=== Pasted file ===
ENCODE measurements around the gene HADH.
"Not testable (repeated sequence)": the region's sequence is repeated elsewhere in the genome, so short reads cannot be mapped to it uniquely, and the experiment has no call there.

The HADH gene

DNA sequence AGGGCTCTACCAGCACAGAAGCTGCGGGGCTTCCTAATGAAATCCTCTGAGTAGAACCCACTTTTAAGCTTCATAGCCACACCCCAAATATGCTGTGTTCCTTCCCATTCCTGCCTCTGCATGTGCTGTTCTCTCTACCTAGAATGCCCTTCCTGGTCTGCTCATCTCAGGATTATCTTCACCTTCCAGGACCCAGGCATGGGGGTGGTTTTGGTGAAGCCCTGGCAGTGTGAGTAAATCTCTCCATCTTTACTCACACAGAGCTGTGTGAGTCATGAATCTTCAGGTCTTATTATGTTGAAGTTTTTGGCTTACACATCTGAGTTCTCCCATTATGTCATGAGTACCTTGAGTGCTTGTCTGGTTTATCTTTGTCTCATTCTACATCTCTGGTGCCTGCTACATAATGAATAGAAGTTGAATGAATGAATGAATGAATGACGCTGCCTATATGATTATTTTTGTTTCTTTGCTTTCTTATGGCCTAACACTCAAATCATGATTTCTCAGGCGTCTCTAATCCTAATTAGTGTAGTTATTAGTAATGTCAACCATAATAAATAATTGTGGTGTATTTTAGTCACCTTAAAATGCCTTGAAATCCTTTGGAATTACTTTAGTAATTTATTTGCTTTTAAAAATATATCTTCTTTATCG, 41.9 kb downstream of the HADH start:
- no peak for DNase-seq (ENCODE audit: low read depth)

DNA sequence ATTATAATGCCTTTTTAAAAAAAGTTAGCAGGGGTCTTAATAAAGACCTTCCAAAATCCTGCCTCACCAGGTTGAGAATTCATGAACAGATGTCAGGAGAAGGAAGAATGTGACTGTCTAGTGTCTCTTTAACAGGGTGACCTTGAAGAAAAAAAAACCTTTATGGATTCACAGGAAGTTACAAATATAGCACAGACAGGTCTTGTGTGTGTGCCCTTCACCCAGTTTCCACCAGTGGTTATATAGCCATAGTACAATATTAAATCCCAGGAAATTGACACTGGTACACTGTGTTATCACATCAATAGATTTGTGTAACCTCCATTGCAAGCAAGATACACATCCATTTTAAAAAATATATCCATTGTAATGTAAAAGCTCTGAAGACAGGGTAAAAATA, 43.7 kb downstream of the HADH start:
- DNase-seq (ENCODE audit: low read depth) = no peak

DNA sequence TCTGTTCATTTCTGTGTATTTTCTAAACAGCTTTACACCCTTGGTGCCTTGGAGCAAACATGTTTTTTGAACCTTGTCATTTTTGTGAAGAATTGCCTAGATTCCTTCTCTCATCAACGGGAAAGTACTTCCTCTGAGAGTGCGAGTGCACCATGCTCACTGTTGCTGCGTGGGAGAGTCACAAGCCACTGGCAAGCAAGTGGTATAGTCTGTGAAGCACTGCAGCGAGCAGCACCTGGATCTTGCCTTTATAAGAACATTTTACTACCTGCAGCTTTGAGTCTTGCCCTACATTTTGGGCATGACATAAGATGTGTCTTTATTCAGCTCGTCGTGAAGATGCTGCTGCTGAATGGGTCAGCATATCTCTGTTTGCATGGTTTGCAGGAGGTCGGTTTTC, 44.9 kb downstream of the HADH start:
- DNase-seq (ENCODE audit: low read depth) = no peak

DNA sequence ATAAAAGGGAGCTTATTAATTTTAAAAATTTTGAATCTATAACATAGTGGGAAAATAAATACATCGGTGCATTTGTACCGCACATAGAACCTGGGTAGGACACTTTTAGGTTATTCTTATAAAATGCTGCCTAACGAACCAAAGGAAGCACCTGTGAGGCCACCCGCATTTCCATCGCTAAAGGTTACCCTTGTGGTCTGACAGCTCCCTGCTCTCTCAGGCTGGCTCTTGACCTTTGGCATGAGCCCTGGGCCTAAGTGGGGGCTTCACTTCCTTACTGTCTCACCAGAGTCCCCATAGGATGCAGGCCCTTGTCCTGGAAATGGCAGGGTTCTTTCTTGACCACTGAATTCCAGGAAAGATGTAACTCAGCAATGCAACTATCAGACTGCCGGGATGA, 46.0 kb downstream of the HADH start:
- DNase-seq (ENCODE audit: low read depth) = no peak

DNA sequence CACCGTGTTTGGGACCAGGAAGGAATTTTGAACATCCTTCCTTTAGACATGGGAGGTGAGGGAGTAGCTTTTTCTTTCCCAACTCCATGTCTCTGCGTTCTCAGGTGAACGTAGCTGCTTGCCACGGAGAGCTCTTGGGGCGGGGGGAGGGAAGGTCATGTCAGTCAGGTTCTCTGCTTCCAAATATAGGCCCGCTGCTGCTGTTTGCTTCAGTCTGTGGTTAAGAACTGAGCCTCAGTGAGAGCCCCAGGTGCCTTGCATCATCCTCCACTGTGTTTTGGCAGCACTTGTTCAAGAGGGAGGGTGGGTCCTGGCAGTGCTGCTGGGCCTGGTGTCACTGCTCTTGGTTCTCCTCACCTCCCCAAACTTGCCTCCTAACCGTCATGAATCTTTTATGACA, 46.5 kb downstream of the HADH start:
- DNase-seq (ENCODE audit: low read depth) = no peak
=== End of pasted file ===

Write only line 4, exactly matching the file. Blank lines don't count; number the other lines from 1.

DNA sequence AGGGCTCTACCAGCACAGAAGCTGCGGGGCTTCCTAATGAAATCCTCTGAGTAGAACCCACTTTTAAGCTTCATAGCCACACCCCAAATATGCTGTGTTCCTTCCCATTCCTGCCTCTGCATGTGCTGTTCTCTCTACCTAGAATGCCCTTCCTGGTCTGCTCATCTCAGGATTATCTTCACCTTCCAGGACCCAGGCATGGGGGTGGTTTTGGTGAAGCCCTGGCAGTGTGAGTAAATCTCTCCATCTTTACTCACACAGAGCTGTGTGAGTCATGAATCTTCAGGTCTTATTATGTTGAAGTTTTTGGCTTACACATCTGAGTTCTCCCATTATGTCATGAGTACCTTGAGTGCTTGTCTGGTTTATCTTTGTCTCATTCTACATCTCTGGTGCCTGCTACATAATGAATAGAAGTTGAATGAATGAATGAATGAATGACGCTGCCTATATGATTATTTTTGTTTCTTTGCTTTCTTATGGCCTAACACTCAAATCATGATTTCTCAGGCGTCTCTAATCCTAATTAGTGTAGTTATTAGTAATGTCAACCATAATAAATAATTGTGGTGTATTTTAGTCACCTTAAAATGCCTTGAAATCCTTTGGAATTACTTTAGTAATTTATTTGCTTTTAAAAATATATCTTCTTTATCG, 41.9 kb downstream of the HADH start: